A piece of Ruby on a Windows or a Linux plate?

ruby Some time ago I overheard a conversation about performance of Ruby applications on Windows or more precisely it’s lack. I don’t usually believe this kind of conversation until I see something with my own eyes. I saw it today.

I am a Linux enthusiast. I use Linux on my desktop and usually deploy applications on Linux servers. I know that Linux is fast and reliable. I don’t need proof for that. But I thought that Ruby will perform somehow similar on both platforms. Wrong.

I wrote a little application that is pooling a lot of XML content (RSS feeds) from web sites, parses it and extracts a data. It also updates MySQL database with new content.

Running application on Windows took me 24 minutes (something about 2000 web sites). Dual core machine with empty MySQL database and without any intense processes in a background (excluding Windows itself hehe 🙂 .

Then I run it on Linux with same configuration, same network connection, empty database and no intense processes in a background. It took 7 minutes. I know that maybe server that the sites were requested from could respond slower but COME ON. How much slower it could be.

I never trusted Windows when it came to a production environment. Now I don’t trust it even more. Where is the 17 minutes that Linux didn’t need it? Is it MySQL performance on Linux or I/O operations or maybe networking?

I’m looking forward for Ubuntu Hardy to install it as I did some damage to my old installation and I am to lazy to fix it. Developing on Linux was always much faster and more flexible for me. Plus I do get my favourite tool, powerful command line 🙂


3 thoughts on “A piece of Ruby on a Windows or a Linux plate?

  1. Not trying to start a flame war here, but I just wanted to say that it is not fair to judge the Windows platform by the performance of a language that was ported to Windows. I believe if you compare an application written in .NET running on windows and the same application running in Mono on Linux, you would see the Windows version is faster.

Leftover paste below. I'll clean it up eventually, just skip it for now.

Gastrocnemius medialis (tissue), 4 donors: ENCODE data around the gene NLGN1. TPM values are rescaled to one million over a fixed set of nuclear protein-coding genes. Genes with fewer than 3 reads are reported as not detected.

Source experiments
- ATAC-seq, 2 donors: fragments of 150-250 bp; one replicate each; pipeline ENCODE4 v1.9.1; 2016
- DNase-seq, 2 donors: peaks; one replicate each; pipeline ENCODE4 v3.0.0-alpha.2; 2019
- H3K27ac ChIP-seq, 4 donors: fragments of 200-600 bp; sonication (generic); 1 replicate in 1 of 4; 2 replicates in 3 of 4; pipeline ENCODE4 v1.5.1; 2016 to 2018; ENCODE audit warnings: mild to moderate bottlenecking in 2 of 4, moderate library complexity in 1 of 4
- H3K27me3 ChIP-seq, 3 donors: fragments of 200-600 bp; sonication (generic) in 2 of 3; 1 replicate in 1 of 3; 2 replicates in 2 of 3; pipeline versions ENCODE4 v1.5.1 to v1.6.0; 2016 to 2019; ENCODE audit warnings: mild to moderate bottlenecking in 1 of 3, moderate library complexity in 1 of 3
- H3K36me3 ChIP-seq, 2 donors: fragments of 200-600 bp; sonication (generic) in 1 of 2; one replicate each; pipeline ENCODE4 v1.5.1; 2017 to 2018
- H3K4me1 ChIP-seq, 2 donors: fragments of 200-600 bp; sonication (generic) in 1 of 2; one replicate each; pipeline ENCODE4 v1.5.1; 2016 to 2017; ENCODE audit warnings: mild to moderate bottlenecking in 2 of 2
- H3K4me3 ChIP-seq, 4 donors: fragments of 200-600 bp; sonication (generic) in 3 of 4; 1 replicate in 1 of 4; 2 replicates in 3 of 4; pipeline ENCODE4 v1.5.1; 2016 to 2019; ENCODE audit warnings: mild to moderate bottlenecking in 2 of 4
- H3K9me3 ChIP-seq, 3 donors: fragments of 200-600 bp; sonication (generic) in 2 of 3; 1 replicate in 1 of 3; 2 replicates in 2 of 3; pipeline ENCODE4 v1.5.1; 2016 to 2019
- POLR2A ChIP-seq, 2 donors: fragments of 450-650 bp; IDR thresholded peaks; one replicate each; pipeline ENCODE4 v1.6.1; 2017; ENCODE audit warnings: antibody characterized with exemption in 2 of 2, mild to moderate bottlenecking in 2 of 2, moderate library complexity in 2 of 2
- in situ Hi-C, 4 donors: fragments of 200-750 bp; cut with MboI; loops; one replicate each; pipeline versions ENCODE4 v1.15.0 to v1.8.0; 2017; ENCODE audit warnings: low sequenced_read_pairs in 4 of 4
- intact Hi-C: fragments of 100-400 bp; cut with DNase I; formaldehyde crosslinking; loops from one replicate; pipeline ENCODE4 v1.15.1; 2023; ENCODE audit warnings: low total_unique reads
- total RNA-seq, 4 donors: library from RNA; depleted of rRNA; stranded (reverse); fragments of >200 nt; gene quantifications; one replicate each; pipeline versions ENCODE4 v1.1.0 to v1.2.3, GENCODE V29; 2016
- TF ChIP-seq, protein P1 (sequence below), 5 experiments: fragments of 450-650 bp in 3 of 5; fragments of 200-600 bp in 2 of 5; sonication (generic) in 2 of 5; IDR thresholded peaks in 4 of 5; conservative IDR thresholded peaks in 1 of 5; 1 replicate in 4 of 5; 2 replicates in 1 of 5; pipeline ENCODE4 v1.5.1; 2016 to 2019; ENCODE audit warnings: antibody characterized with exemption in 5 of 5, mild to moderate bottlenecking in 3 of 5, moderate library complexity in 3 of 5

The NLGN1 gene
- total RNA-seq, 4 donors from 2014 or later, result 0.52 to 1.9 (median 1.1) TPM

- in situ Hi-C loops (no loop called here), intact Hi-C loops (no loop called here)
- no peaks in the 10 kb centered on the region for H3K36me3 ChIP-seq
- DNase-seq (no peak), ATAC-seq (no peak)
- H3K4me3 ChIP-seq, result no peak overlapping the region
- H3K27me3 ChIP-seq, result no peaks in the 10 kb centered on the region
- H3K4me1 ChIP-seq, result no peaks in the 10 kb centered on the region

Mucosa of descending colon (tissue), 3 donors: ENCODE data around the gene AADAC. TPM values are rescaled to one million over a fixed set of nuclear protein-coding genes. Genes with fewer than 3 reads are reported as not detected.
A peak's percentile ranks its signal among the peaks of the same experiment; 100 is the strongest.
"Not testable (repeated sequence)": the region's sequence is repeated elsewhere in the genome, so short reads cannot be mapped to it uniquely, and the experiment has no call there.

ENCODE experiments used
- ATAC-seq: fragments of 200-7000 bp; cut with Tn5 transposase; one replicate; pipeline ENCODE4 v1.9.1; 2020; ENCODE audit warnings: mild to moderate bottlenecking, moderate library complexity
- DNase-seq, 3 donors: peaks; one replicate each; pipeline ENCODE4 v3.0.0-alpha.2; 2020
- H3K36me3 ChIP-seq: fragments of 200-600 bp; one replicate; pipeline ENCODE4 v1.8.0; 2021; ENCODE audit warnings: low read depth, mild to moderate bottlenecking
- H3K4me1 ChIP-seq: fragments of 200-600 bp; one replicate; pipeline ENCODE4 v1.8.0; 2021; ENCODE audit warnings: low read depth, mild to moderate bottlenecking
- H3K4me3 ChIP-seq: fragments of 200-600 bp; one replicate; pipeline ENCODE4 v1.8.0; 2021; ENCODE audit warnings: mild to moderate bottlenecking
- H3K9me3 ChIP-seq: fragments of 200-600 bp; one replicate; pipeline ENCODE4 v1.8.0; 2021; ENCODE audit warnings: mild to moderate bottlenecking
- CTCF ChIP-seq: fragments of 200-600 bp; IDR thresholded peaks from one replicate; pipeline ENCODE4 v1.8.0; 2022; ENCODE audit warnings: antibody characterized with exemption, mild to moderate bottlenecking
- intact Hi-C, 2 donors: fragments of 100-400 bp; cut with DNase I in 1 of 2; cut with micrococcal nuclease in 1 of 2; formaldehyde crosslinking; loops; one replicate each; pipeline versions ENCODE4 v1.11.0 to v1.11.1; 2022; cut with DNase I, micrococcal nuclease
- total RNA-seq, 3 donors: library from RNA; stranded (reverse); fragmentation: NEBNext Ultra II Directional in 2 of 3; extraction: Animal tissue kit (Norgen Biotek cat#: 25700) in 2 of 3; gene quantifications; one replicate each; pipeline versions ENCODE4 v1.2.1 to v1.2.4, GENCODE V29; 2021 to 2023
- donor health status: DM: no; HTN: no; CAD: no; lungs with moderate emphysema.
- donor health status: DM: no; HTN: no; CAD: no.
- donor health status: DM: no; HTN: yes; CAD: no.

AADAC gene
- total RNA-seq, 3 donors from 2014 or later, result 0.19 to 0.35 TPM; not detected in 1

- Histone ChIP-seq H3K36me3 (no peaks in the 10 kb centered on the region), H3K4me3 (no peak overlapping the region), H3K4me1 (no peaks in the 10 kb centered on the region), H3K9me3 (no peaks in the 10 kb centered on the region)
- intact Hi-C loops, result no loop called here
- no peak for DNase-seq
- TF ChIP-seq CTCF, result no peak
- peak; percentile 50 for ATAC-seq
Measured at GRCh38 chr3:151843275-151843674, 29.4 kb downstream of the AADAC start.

Also, if you want a powerful command line on Windows, you might want to look at PowerShell, which is an object oriented command line.

    Of course, in the end, its what you are comfortable with (to each their own and all that…)


  2. Hm … that is actually a good point. I will have to write an app and compare it’s performance on both platforms 🙂

    By saying that I like a powerful command line I probably meant free tools that comes with it as well.

    I think I’m comfortable with both Platforms but more with Linux. It’s much flexible for me. Pity all the big software houses are just starting to realize that. Probably are afraid that will loose a big part of a market.

    Cheers for comment Robin

  3. Interesting thought. I feel that a lot of it has to do with the windows file system implementation.

    IO on windows is really slow, and to some extent, the response time of the OS to service an incoming request and hand it off to the application.

    I’ve myself observed build time (compile + testing of webservices) much faster on a linux than on windows with much higher configuration.

    I see the same on when I’m Twisting, and just copying files and extracting eclipse instances a couple of times during the build takes ages on windows, and is blazing fast on linux.

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